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The Center for Inclusion & Social Change is supporting a campus-wide LGBTQ+ faculty visibility campaign, initiated and co-hosted by Out in STEM@CU Boulder, a group of LGBTQ+ students in the fields of science, technology, engineering and math. 

Campus climate and retention data show that LGBTQ+ students are at a disproportionate risk for dropping out of CU Boulder. Research shows that having out, visible faculty and other STEM community members can improve students’ sense of belonging and inclusion. The website resource will promote visibility, community and pride for the LGBTQ+ community in the STEM fields. If you would like to be a part of the visibility campaign, please complete the form below, faculty, staff, postdocs, and graduate students are welcome to apply. A headshot or photo is encouraged but not required. If you have any questions or concerns, please contact Scarlet.Bowen@colorado.edu or call 303-492-2966.

We look forward to your involvement with our growing community. 

Join Out and Allied in STEM

Out and Allied Participants

Tessa Gorte

Tessa Gorte, she, her, hers
ATOC, studfying ice sheets and climate
Advocate and ally
How have you contributed in supporting people of diverse genders and sexualities? I am a member of WiSE (Women in Science) and am actively involved in my department's committee of Inclusive Excellence.
My message to you: You are more than just welcome here- you belong.
Fun fact: I spend almost all of my free time with my dogs!

Kei/Kay Wong

Kei/Kay Wong, they, them, theirs
​Electrical engineering, Power Electronics
LGBTQ+
How has your gender identity and/or sexuality shaped who you are as a member of the STEM community? Being a queer in a minority group not known for their acceptance of LGBTQ has strengthened my resolve to fight for myself.
My message to you: You are not alone, and you don't have to be afraid.
Fun fact: I have been to Japan for a total of three weeks.

Ash Mechtley

Ash Mechtley, they, them, theirs
Integrations team at UIS in Systems Administration
LGBTQ+
How have you contributed in supporting people of diverse genders and sexualities? I have raised tens of thousands of dollars for the trans community through drag performances.
How has your gender identity or sexuality shaped who you are as a member of the STEM community? I work in the CU Systems Adminstration and am "out" as transgender.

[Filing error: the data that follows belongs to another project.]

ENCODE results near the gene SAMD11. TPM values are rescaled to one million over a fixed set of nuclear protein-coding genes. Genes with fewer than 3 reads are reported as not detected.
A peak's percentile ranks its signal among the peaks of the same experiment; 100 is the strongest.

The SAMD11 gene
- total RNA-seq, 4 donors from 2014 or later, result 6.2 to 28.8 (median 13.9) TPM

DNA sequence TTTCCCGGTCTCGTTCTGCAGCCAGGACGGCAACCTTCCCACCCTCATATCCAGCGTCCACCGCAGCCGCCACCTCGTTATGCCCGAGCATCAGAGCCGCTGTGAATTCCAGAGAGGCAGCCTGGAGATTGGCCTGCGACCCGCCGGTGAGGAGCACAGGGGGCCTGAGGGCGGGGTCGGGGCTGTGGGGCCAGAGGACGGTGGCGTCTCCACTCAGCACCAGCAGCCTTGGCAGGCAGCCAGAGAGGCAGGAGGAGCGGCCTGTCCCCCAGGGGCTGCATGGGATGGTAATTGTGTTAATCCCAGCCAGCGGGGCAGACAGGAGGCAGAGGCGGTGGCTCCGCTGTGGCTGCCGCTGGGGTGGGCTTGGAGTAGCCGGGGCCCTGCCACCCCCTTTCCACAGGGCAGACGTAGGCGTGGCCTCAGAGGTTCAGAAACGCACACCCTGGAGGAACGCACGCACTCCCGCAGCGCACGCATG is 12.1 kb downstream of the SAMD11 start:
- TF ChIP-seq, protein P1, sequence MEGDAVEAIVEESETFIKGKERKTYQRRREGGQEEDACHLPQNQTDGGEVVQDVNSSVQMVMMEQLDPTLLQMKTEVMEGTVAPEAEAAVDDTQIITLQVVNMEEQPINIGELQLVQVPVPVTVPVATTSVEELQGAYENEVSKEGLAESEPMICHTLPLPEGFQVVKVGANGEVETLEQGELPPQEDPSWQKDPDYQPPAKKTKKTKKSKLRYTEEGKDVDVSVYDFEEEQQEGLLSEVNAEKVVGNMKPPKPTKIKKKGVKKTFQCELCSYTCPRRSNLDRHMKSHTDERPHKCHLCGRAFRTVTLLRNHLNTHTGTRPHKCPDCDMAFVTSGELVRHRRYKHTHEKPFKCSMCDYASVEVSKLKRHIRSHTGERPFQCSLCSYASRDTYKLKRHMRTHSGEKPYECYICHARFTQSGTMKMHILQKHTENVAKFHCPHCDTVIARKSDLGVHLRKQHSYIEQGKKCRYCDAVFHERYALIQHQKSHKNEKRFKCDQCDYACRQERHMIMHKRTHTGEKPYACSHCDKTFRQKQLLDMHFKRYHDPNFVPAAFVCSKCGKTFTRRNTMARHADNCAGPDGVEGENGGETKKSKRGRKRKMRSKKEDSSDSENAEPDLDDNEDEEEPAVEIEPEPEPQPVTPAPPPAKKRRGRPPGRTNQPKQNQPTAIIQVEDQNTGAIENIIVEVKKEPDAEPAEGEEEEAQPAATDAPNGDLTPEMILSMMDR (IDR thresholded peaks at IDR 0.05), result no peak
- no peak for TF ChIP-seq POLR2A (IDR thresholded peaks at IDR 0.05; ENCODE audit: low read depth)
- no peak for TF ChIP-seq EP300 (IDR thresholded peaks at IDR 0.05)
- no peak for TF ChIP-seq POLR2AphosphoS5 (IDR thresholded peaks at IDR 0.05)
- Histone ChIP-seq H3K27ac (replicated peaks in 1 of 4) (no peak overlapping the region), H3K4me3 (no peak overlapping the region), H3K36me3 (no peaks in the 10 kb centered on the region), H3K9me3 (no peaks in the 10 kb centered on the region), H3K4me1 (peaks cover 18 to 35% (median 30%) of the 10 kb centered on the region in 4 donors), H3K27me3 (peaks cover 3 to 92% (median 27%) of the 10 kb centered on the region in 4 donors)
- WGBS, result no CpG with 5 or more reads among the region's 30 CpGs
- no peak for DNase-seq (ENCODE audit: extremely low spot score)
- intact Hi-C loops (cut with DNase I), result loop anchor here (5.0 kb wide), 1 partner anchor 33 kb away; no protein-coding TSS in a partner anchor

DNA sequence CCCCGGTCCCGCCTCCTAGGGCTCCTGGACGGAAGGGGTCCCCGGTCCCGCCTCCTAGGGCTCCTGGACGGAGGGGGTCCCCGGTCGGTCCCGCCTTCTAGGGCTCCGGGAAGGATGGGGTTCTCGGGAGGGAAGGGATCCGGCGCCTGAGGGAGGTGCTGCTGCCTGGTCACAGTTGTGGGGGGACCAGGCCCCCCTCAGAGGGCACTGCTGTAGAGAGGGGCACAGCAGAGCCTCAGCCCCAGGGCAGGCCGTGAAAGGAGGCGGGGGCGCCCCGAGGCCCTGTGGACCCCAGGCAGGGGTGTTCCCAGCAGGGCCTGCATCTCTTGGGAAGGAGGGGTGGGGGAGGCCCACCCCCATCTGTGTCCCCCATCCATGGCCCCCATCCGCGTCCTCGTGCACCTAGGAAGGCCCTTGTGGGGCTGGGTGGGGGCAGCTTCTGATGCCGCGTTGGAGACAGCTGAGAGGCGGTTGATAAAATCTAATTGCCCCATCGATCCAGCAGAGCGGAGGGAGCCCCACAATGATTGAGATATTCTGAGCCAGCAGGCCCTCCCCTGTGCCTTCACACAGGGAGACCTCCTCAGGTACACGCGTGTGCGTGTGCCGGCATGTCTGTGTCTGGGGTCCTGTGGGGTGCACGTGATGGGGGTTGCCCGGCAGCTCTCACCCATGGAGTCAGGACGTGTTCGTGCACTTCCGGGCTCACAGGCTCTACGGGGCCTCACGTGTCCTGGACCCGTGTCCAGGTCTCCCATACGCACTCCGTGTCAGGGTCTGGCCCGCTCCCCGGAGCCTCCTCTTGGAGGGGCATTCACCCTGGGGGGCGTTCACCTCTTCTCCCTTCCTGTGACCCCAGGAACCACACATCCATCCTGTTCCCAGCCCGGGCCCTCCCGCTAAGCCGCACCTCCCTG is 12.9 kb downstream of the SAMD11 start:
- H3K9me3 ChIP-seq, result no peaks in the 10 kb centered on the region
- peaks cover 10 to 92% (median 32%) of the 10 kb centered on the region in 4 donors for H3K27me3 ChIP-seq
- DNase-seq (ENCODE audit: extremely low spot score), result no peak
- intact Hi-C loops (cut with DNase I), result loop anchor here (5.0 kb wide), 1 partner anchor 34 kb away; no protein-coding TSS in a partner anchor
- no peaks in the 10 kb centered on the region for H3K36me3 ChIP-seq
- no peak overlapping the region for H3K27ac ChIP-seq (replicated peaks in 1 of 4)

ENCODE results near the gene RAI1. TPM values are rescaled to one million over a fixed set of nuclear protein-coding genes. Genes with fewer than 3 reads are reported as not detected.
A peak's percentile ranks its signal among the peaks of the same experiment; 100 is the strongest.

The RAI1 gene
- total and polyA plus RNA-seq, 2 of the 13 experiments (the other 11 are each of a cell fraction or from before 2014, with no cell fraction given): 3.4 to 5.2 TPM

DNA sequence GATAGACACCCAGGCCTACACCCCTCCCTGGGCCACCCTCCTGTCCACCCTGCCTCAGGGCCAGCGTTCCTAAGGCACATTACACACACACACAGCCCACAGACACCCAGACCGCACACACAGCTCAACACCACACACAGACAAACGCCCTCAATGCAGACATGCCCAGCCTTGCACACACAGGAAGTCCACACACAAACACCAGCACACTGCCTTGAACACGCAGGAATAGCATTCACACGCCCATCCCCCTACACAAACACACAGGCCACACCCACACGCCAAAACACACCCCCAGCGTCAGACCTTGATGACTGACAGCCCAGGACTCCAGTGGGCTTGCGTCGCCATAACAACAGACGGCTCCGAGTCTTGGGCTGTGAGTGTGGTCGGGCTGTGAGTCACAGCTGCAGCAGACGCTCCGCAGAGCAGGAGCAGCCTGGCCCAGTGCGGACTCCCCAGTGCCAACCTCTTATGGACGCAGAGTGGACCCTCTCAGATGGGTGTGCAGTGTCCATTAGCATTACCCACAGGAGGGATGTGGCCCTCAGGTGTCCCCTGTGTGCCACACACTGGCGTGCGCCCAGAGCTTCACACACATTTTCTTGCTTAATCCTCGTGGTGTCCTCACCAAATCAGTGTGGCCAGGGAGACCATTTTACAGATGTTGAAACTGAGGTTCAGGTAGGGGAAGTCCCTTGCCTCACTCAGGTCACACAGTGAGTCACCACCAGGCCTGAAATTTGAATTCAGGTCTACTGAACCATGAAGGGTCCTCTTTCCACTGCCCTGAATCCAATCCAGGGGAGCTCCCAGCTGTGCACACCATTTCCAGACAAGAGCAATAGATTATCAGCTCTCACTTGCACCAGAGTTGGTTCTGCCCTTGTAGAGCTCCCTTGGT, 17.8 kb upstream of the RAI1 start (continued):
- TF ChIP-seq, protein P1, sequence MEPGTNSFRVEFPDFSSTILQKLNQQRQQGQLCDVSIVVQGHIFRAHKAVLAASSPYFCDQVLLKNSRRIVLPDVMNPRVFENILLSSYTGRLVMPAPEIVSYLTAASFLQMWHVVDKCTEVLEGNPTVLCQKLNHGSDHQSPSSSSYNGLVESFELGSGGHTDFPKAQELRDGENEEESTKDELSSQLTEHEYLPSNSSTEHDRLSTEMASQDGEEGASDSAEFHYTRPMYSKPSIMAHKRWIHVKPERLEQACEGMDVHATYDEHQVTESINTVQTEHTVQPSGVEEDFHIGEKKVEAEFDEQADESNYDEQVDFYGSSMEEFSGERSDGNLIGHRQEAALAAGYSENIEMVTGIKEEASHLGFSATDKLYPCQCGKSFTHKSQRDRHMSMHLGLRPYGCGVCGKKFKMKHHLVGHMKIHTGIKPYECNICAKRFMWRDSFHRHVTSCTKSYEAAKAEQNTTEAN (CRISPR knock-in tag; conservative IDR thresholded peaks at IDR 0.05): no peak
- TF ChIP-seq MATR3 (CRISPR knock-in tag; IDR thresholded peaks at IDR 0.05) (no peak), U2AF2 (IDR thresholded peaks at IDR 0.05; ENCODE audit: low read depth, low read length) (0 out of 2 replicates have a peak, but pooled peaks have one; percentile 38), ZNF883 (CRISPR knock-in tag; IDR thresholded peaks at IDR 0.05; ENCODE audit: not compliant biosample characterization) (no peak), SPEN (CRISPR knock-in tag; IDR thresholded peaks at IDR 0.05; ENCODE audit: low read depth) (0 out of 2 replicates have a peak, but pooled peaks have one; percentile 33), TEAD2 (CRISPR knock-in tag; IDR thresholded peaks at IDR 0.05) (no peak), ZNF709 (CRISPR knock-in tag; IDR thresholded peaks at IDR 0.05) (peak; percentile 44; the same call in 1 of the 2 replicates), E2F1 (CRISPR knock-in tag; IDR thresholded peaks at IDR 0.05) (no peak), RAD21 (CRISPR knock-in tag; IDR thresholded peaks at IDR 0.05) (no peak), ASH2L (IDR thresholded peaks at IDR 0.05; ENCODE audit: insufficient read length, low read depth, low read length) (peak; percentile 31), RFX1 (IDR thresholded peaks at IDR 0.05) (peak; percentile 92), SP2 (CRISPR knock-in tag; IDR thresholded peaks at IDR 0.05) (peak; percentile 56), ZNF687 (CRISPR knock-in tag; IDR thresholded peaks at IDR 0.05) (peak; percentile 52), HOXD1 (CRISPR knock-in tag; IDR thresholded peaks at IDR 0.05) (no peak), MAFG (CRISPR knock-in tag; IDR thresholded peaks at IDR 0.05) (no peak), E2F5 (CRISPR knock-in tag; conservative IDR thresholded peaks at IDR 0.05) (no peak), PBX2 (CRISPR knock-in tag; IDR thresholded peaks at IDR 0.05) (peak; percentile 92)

My message to you: Being yourself paves the way for others. Being "out" when you don't have to be is a form of activism. You are not alone.
Fun fact: I have a Ph.D. in Computational Science from ASU.

Ken Anderson

Ken Anderson, he, him, his
Professor Computer Science and Associate Dean
Advocate and ally
How have you contributed in supporting people of diverse genders and sexualities? I advocate for policy that supports equality for LGBTQ+ rights both personally and professionally.
My message to you: You are welcome here; we want you to succeed!
Fun Fact: I once gave Ella Fitzgerald a kiss on the cheek!

Mark Gross

Mark Gross
ATLAS Institute and Computer Science Department
Advocate and ally
How have you contributedd in supporting people of diverse genders and sexualities? As director I work to maintain CU's ATLAS Institute as a welcoming space for all.
My message to you: ATLAS' labs and academic programs invite you to work and play with us.
Fun fact: Spun out a robot toy company from my lab.

Meredith Betterton

Meredith Betterton, she, her, hers
Physics Professor
LGBTQ+
How has your gender identity or sexuality shaped who you are as a member of the STEM community? Being a queer woman in physics has been challenging.
My message to you: Seek big challenges, find supportive peers and mentors and don't give up.
Fun fact: I love to rock climb.

Aisha Nammari
LASP Electrical Engineering Group
LGBTQ+
How has your gender identity or sexuality shaped who you are as a member of the STEM community. My gender identity has really pushed me to get more involved with improving things for everyone in my department.
My message to you: I think it is important to speak up if things don't feel right. If you don't say something things may never get better.

Benjamin Pollard

Benjamin Pollard, he, him, his
Postdoc in Physics Education Research
LGBTQ+
How has your gender identity or sexuality shaped who you are as a member of the STEM community: My sexuality has helped me understand toxic aspects of STEM culture.
My message to you: Be on the lookout for friends and supports in unexpected places.
Fun fact: I play bassoon in orchestras and chamber groups!

Caitlin Cash

Caitlin Cash, they, them, theirs
LGBTQ+
Advocate

How has your gender identity or sexuality shaped who you are as a member of the STEM community: There are extremely few openly nonbinary people in physics, even at the undergraduate level. I am constantly aware of how my identity in physics caters to the LGBTQ community (especially the trans and nonbinary communities).
My message to you: STEM can and must include people of diverse genders and sexualities.
Fun fact: I spent a year between undergrad and grad school working in a specialty bakery!

Mary Spirio

Mary Spirio, she, her, hers
Advocate
Bold Center
My message to you: In this very large world of ours, it is important to connect with people who love you, treat you with respect, and who celebrate the beautiful person you are.
Fun Fact: At the age of 51, I was fortunate to finish my master's in a degree program located in three different European countries: Scotland, Malta, and Estonia. It was fantastic!